The Voyage of Captain Popanilla, by Benjamin Disraeli

Chapter 7

‘Although we are yet some way from our hotel,’ remarked Popanilla’s conductor, ‘we have now arrived at a part of the city where I can ease you, without difficulty, from your troublesome burthen; let us enter here!’

As he spoke, they stopped before a splendid palace, and proceeding through various halls full of individuals apparently intently busied, the companions were at last ushered into an apartment of smaller size, but of more elegant character. A personage of prepossessing appearance was lolling on a couch of an appearance equally prepossessing. Before him, on a table, were some papers, exquisite fruits, and some liqueurs. Popanilla was presented, and received with fascinating complaisance. His friend stated the object of their visit, and handed the sackful of gold to the gentleman on the sofa. The gentleman on the sofa ordered a couple of attendants to ascertain its contents. While this computation was going on he amused his guests by his lively conversation, and charmed Popanilla by his polished manners and easy civility. He offered him, during his stay in Vraibleusia, the use of a couple of equipages, a villa, and an opera-box; insisted upon sending to his hotel some pine-apples and some rare wine, and gave him a perpetual ticket to his picture-gallery. When his attendants had concluded their calculation, he ordered them to place Popanilla’s precious metal in his treasury; and then, presenting the Captain with a small packet of pink shells, he kindly inquired whether he could be of any further use to him. Popanilla was loth to retire without his gold, of the utility of which, in spite of the convenience of competition, he seemed to possess an instinctive conception; but as his friend rose and withdrew, he could do nothing less than accompany him; for, having now known him nearly half a day, his confidence in his honour and integrity was naturally unbounded.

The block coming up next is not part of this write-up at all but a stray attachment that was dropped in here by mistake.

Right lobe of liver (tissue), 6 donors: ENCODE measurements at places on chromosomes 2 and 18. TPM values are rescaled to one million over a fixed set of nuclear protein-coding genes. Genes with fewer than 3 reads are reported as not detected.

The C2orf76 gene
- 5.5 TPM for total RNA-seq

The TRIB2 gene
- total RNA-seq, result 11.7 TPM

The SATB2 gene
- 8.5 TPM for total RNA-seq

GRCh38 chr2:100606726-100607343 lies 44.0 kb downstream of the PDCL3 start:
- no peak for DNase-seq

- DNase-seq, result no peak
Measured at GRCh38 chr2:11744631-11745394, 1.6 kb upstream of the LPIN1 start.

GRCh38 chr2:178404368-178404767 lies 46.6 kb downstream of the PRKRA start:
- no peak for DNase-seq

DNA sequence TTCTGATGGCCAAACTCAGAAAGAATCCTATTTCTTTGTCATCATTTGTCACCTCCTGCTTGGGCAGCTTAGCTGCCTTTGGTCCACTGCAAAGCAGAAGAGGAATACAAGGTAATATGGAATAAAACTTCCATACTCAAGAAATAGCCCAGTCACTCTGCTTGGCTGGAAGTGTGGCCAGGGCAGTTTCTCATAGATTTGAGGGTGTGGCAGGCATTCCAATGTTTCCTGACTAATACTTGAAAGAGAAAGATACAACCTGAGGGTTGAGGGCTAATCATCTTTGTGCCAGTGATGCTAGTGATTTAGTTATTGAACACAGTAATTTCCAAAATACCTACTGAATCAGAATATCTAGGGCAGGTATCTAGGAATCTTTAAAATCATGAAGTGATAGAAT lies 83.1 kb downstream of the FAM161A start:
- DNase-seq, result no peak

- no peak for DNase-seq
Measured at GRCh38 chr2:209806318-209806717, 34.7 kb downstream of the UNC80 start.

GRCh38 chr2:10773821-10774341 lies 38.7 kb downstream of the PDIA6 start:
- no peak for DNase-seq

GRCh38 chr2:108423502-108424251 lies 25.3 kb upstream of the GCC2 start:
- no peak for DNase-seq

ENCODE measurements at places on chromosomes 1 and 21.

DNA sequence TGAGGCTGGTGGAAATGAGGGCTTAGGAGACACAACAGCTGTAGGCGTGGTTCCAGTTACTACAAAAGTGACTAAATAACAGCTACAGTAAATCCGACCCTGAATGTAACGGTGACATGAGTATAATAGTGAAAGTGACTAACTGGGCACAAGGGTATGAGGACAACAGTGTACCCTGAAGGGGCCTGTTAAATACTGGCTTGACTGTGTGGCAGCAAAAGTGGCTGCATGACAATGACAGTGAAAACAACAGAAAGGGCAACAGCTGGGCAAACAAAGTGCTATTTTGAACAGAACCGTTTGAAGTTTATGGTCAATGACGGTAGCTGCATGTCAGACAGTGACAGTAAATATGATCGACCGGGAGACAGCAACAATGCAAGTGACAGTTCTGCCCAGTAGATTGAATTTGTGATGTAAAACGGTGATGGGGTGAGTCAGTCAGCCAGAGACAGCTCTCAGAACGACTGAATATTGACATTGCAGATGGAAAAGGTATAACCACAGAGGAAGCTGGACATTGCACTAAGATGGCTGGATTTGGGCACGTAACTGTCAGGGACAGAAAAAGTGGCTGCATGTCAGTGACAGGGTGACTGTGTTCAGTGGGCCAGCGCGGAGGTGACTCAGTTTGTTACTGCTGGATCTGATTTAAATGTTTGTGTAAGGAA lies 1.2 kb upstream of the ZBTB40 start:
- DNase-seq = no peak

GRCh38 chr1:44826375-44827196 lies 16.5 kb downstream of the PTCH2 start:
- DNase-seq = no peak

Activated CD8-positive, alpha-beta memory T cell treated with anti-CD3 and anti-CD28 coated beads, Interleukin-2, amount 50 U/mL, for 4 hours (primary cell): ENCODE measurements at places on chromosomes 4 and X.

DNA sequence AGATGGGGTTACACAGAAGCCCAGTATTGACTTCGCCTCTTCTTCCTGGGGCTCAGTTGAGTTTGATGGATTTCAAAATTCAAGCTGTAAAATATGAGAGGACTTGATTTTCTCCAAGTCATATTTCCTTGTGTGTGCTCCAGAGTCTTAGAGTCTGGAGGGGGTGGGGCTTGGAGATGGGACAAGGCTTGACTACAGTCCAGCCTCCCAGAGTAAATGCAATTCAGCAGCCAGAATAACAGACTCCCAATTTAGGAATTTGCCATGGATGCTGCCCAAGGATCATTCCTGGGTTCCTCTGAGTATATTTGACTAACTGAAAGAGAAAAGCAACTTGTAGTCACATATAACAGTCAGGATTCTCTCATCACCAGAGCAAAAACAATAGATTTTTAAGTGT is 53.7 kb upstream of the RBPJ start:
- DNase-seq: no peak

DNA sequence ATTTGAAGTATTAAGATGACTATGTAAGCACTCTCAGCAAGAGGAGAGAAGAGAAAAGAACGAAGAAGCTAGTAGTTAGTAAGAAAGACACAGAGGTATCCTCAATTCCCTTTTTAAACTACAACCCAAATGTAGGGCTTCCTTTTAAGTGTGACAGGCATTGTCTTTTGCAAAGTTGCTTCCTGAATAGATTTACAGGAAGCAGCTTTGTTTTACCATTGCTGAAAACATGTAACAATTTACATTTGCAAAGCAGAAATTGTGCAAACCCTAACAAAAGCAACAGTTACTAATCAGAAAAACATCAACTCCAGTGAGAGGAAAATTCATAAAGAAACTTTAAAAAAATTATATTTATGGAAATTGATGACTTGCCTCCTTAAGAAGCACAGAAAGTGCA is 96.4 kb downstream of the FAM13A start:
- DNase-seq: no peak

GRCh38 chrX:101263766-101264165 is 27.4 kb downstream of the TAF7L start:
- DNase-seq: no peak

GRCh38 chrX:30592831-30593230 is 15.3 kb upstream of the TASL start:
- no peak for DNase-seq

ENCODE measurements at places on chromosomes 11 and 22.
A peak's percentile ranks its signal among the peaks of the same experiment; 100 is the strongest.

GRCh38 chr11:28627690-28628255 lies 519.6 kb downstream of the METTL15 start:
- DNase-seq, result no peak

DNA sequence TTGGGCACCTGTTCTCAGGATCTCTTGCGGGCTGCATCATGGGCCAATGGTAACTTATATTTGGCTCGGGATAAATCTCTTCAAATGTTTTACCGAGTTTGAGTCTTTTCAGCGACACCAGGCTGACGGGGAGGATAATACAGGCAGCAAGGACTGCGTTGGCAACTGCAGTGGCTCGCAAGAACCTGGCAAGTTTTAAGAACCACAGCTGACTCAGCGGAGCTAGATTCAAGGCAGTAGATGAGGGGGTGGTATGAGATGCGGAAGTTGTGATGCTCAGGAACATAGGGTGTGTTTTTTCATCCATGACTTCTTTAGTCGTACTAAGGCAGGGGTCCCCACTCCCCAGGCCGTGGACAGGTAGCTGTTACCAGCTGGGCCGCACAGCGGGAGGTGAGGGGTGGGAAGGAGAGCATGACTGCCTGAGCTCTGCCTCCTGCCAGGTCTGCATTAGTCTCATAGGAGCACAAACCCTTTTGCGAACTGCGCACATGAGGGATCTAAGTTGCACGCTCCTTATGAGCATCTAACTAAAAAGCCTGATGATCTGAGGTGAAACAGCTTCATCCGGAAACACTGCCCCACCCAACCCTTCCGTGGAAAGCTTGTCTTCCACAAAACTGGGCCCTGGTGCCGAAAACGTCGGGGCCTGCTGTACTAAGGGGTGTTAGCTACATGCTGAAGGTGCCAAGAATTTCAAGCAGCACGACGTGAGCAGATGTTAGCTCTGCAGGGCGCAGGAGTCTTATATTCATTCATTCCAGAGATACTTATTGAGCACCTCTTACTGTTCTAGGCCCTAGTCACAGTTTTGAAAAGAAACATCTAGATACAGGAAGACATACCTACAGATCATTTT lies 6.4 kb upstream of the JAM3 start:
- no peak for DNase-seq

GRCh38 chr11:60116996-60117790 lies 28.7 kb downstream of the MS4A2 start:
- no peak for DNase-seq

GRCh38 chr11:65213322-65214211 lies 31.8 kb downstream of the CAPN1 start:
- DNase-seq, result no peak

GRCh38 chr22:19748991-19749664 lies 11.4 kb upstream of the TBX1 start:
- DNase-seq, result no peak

‘That was the King, of course?’ said Popanilla, when they were fairly out of the palace.

‘The King!’ said the unknown, nearly surprised into an exclamation; ‘by no means!’

‘And what then?’

‘My good friend! is it possible that you have no bankers in your country?’

‘Yes, it is very possible; but we have mermaids, who also give us shells which are pretty. What then are your bankers?’

‘Really, my good friend, that is a question which I never remember having been asked before; but a banker is a man who keeps our money for us.’

‘Ah! and he is bound, I suppose, to return your money, when you choose?’

‘Most assuredly!’

‘He is, then, in fact, your servant: you must pay him handsomely, for him to live so well?’

‘By no means! we pay him nothing.’

‘That is droll; he must be very rich then?’

‘Really, my dear friend, I cannot say. Why, yes! I— I suppose he may be very rich!’

’Tis singular that a rich man should take so much trouble for others!’